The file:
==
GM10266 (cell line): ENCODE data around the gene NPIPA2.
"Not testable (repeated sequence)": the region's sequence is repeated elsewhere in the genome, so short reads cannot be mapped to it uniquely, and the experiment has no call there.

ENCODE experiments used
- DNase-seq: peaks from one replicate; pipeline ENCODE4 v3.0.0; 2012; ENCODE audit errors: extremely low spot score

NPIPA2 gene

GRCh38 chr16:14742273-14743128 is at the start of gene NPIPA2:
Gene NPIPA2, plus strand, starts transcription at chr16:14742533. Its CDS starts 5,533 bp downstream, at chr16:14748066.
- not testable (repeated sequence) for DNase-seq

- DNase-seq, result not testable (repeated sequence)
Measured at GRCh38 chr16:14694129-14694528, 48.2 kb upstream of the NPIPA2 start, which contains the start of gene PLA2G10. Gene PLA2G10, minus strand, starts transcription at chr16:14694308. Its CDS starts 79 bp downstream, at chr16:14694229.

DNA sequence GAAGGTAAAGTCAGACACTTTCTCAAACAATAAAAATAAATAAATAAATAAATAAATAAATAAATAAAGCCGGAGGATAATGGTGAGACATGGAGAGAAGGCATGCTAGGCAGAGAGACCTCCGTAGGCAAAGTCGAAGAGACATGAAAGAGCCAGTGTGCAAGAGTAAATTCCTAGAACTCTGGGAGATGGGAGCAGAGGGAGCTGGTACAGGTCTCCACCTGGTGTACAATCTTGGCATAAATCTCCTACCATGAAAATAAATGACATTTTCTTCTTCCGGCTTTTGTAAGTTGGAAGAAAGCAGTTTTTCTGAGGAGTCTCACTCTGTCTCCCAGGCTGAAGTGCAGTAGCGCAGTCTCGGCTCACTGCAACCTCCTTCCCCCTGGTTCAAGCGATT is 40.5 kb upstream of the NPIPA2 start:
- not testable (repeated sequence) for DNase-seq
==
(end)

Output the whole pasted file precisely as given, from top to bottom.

GM10266 (cell line): ENCODE data around the gene NPIPA2.
"Not testable (repeated sequence)": the region's sequence is repeated elsewhere in the genome, so short reads cannot be mapped to it uniquely, and the experiment has no call there.

ENCODE experiments used
- DNase-seq: peaks from one replicate; pipeline ENCODE4 v3.0.0; 2012; ENCODE audit errors: extremely low spot score

NPIPA2 gene

GRCh38 chr16:14742273-14743128 is at the start of gene NPIPA2:
Gene NPIPA2, plus strand, starts transcription at chr16:14742533. Its CDS starts 5,533 bp downstream, at chr16:14748066.
- not testable (repeated sequence) for DNase-seq

- DNase-seq, result not testable (repeated sequence)
Measured at GRCh38 chr16:14694129-14694528, 48.2 kb upstream of the NPIPA2 start, which contains the start of gene PLA2G10. Gene PLA2G10, minus strand, starts transcription at chr16:14694308. Its CDS starts 79 bp downstream, at chr16:14694229.

DNA sequence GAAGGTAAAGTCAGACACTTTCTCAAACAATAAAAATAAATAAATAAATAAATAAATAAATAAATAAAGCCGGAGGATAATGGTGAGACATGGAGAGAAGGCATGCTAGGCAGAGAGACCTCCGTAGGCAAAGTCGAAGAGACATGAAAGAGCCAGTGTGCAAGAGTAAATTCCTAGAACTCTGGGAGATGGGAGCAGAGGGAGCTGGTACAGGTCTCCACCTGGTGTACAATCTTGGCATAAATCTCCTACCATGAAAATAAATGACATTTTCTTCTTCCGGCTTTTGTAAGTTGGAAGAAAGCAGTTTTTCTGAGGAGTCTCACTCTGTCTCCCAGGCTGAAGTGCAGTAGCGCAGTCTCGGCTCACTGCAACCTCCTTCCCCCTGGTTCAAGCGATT is 40.5 kb upstream of the NPIPA2 start:
- not testable (repeated sequence) for DNase-seq